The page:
Check the toy box or shelf of most young children and their most played-with dinosaur is usually the fearsome Tyrannosaurus Rex – the biggest and the baddest of the therapods and the star villain of many dinosaur movies. Since the largest percentage of complete or nearly complete T. rex skeletons are found in North America, it would be the national dinosaur if there was such a title. Perhaps it’s a good thing there isn’t one … new research suggests that T. rex is not one but three different species and they would have to share the trophy … not to mention the movie credits.
“This paper is likely to rock the paleo community, and the public that is so used to good old T. rex.”
That paper’s lead author is Gregory Paul, an independent paleontologist and paleoartist who was also a dinosaur specialist on the film Jurassic Park. Paul and two other researchers -- W. Scott Persons IV and Jay Van Raalte – propose that there are “Multiple Lines of Morphological and Stratigraphic Evidence Support Subtle Evolution and Probable Speciation Within the North American Genus Tyrannosaurus” (the paper’s title) and they suggest the species be recategorized as three: T. rex or king, T. regina or queen, and T. imperator or emperor. Past researchers who looked at bones of T. rex from multiple layers of rock over the course of their millions of years of existence decided the various sizes were simply different ages of the same species. Paul and his colleagues disagree.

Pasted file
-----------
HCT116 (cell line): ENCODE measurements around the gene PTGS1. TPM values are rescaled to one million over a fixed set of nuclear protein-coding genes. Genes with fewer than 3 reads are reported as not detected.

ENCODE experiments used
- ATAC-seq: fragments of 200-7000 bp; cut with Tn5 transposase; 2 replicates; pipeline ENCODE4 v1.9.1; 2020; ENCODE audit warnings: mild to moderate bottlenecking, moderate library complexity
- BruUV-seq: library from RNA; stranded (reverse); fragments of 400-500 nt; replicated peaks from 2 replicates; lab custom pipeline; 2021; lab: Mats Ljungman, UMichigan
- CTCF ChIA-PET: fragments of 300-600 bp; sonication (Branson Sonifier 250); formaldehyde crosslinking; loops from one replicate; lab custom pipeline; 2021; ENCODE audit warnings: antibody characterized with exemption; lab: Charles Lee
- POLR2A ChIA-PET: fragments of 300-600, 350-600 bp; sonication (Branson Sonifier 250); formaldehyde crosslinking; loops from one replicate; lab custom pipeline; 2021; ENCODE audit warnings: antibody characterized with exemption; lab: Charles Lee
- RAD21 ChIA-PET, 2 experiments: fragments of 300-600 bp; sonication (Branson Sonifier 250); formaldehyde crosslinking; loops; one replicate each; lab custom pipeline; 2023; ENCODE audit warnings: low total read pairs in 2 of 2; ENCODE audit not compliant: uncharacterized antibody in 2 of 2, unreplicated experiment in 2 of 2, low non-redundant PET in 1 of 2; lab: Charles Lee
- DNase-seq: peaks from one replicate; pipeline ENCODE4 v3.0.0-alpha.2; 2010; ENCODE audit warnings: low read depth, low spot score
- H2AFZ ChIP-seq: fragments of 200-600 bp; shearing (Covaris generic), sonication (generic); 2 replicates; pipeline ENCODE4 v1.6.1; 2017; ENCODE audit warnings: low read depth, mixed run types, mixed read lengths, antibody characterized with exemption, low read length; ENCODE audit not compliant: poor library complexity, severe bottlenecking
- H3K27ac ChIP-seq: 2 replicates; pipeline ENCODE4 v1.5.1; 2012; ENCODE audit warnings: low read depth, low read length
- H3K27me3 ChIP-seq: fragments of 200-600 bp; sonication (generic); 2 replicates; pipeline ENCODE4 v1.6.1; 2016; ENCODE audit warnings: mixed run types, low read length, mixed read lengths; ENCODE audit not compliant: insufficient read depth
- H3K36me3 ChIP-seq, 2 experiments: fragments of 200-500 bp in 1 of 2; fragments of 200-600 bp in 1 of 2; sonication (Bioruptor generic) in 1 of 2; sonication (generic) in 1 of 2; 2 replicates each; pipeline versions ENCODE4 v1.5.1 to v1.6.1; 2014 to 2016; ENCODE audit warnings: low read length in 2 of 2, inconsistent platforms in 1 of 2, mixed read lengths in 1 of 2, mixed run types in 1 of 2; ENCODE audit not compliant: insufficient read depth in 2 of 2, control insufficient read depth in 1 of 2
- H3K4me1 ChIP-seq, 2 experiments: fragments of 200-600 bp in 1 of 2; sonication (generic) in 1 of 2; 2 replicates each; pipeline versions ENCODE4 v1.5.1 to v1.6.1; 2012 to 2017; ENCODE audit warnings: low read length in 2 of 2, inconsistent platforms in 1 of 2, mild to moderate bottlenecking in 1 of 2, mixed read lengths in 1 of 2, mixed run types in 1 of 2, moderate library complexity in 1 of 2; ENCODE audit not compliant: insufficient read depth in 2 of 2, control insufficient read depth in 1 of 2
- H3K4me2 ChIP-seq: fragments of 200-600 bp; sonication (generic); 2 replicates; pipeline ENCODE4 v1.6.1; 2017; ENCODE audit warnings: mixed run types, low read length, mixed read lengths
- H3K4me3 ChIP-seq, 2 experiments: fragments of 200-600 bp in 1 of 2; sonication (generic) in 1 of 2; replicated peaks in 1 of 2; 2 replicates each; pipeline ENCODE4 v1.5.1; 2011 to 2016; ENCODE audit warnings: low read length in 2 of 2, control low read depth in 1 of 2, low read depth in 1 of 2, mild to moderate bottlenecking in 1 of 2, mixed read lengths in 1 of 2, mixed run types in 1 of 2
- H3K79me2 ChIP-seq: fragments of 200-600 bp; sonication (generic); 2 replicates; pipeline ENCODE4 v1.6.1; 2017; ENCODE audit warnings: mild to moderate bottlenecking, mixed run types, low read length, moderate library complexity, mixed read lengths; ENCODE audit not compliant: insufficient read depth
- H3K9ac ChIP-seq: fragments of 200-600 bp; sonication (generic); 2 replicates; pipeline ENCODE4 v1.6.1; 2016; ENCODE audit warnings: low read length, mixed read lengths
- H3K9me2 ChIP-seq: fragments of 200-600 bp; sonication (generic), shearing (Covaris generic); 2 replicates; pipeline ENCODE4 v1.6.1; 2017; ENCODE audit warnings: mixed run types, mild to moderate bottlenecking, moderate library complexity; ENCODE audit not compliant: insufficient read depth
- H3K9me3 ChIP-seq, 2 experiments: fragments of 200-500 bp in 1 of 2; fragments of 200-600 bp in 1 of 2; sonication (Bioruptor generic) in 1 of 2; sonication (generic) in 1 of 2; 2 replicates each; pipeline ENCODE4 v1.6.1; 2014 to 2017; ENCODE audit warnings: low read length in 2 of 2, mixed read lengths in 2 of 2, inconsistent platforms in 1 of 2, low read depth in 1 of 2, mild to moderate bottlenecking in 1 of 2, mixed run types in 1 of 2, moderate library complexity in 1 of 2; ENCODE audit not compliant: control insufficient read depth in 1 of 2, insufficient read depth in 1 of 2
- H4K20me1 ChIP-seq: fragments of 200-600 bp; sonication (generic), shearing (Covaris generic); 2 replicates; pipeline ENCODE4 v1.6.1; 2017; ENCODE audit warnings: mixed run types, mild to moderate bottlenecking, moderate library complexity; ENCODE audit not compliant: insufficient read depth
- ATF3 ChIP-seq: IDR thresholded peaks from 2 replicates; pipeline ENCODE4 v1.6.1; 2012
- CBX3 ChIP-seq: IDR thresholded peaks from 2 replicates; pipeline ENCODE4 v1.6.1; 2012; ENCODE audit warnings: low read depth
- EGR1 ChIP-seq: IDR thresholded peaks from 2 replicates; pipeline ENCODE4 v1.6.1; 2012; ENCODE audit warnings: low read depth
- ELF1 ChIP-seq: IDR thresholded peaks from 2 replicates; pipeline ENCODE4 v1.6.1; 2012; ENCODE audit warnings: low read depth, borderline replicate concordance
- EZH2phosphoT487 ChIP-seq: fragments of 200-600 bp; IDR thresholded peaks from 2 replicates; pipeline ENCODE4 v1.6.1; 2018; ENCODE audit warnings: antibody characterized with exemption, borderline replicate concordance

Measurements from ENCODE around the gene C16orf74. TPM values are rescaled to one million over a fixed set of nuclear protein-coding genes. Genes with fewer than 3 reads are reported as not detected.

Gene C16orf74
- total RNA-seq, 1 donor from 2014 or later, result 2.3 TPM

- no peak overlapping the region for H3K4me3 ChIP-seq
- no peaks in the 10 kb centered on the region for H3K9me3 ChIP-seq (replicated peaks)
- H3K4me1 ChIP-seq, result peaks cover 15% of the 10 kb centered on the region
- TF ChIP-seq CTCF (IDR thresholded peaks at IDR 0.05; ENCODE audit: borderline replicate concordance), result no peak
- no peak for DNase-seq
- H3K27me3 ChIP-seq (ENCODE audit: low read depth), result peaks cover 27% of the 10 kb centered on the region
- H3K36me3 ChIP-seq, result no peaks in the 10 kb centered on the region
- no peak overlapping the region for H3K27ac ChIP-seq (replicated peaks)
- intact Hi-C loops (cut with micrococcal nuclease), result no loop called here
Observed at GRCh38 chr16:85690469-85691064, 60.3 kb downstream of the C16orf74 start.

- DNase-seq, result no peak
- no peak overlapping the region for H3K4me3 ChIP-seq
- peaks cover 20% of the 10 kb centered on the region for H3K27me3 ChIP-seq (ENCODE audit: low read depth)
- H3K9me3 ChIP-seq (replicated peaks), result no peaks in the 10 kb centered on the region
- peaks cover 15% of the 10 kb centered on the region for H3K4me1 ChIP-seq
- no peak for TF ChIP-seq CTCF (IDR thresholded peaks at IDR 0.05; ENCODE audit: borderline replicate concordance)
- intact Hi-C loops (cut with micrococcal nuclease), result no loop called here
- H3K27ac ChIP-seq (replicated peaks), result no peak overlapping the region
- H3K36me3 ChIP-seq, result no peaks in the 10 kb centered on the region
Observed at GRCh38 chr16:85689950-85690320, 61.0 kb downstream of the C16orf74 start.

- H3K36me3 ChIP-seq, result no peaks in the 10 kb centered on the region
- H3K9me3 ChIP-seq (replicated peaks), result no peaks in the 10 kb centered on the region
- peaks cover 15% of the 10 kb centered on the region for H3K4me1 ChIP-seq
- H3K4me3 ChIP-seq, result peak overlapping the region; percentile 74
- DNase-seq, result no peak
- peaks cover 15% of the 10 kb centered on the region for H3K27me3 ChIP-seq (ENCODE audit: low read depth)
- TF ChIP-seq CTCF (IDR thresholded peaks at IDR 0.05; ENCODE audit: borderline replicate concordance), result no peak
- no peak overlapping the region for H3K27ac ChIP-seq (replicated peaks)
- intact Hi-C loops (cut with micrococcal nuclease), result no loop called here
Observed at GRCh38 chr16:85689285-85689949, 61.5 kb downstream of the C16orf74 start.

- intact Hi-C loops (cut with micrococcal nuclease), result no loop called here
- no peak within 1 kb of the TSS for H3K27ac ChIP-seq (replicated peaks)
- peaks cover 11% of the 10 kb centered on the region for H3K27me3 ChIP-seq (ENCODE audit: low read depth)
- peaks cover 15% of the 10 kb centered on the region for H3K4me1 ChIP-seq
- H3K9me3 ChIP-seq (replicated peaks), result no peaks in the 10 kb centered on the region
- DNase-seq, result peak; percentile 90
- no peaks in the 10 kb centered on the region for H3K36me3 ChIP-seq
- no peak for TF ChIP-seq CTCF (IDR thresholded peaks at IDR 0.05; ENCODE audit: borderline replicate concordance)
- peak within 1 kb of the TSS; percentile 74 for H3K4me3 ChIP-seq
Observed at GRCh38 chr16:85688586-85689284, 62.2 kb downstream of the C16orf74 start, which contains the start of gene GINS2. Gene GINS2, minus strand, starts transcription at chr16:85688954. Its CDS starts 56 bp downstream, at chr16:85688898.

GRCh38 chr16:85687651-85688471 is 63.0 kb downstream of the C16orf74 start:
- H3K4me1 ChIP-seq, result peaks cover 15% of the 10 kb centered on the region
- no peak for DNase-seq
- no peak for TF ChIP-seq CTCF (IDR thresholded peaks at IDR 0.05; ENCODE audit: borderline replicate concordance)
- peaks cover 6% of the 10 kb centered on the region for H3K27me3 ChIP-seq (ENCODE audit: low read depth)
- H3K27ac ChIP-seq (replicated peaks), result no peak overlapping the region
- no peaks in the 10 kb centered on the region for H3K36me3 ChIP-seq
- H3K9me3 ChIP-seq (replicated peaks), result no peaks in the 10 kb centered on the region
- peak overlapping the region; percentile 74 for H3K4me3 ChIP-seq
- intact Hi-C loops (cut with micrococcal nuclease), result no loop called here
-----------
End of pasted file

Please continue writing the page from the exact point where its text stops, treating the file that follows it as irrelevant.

“We found that the robustness in the sample we have of tyrannosaurus, the variation of the femur is greater than all other tyrannosaurids combined over 10m years of evolution. You can’t just not pay attention to that.”
After studying 37 specimens currently identified as T. rex, the team noticed that the length and circumference of the thigh bones varied too much to be simply the result of the dinosaur’s age or size. While femurs found in deeper layers of rock were large and robust, those in higher, more recent layers were “gracile” or slender. Not only that, the more recent dinosaurs tended to have only one incisor-like tooth in the lower jaw, less that those from an earlier time period. If placed from earliest to latest, the earliest would be the T. imperator, followed by T. rex and then T. regina – the slender ones.
“I understand the temptation to divide T rex into different species, because there is some variation in the fossil bones that we have. But ultimately, to me, this variation is very minor and not indicative of meaningful biological separation of distinct species that can be defined based on clear, explicit, consistent differences.”
Prof. Steve Brusatte, a palaeontologist at the University of Edinburgh who was not involved in the study, told The New York Times he strongly disagrees with Paul’s desire to trisect the T. rex species. Prof. Thomas Carr, a T. rex expert at Carthage College, found the study vague – he also conducted his own similar research on 31 specimens and saw no solid evidence of more than one T. rex species.
Is the research right … were there three (or possibly even more) distinct species of Tyrannosaurus rex? If so, does this mean the Jurassic Park movies and others featuring T. rex have to be remade or at least carry a disclaimer? If Disney decides to do an animation, who will provide the voice of the T. queen … and who will play the Tyrannosaurus princess?